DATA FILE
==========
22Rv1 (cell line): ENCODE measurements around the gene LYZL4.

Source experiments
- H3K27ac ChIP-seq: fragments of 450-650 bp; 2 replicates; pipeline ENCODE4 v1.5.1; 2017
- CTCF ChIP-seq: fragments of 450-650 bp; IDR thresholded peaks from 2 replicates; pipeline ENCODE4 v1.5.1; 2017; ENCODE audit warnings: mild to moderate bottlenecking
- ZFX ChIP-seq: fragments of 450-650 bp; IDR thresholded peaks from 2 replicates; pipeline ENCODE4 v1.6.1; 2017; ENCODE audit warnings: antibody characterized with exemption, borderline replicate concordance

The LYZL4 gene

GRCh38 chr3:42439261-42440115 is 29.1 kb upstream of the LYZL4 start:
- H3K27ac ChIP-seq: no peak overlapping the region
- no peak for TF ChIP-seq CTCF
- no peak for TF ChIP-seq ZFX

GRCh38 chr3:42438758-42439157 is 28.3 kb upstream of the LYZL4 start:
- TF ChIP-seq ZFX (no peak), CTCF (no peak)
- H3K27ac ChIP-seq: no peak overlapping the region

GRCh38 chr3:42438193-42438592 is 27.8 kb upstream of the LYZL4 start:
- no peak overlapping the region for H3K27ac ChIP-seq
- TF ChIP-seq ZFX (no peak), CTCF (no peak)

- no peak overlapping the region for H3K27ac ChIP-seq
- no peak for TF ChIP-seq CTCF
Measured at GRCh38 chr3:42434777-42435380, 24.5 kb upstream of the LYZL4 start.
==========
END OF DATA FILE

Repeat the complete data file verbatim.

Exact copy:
22Rv1 (cell line): ENCODE measurements around the gene LYZL4.

Source experiments
- H3K27ac ChIP-seq: fragments of 450-650 bp; 2 replicates; pipeline ENCODE4 v1.5.1; 2017
- CTCF ChIP-seq: fragments of 450-650 bp; IDR thresholded peaks from 2 replicates; pipeline ENCODE4 v1.5.1; 2017; ENCODE audit warnings: mild to moderate bottlenecking
- ZFX ChIP-seq: fragments of 450-650 bp; IDR thresholded peaks from 2 replicates; pipeline ENCODE4 v1.6.1; 2017; ENCODE audit warnings: antibody characterized with exemption, borderline replicate concordance

The LYZL4 gene

GRCh38 chr3:42439261-42440115 is 29.1 kb upstream of the LYZL4 start:
- H3K27ac ChIP-seq: no peak overlapping the region
- no peak for TF ChIP-seq CTCF
- no peak for TF ChIP-seq ZFX

GRCh38 chr3:42438758-42439157 is 28.3 kb upstream of the LYZL4 start:
- TF ChIP-seq ZFX (no peak), CTCF (no peak)
- H3K27ac ChIP-seq: no peak overlapping the region

GRCh38 chr3:42438193-42438592 is 27.8 kb upstream of the LYZL4 start:
- no peak overlapping the region for H3K27ac ChIP-seq
- TF ChIP-seq ZFX (no peak), CTCF (no peak)

- no peak overlapping the region for H3K27ac ChIP-seq
- no peak for TF ChIP-seq CTCF
Measured at GRCh38 chr3:42434777-42435380, 24.5 kb upstream of the LYZL4 start.